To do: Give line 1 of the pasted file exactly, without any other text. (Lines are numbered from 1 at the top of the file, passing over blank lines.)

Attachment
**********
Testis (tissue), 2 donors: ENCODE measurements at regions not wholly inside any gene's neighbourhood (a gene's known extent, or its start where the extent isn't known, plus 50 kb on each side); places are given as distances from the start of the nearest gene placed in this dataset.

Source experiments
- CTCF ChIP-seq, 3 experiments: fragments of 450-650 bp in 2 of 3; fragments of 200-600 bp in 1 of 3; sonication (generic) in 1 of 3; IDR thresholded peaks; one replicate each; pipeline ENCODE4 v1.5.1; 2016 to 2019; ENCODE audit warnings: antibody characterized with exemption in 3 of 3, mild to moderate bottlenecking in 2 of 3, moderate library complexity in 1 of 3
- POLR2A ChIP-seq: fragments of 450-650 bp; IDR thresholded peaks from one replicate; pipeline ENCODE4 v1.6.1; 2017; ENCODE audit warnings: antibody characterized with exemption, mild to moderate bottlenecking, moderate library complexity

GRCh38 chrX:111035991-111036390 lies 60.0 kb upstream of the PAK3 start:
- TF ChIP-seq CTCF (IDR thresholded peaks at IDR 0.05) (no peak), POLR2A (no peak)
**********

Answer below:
Testis (tissue), 2 donors: ENCODE measurements at regions not wholly inside any gene's neighbourhood (a gene's known extent, or its start where the extent isn't known, plus 50 kb on each side); places are given as distances from the start of the nearest gene placed in this dataset.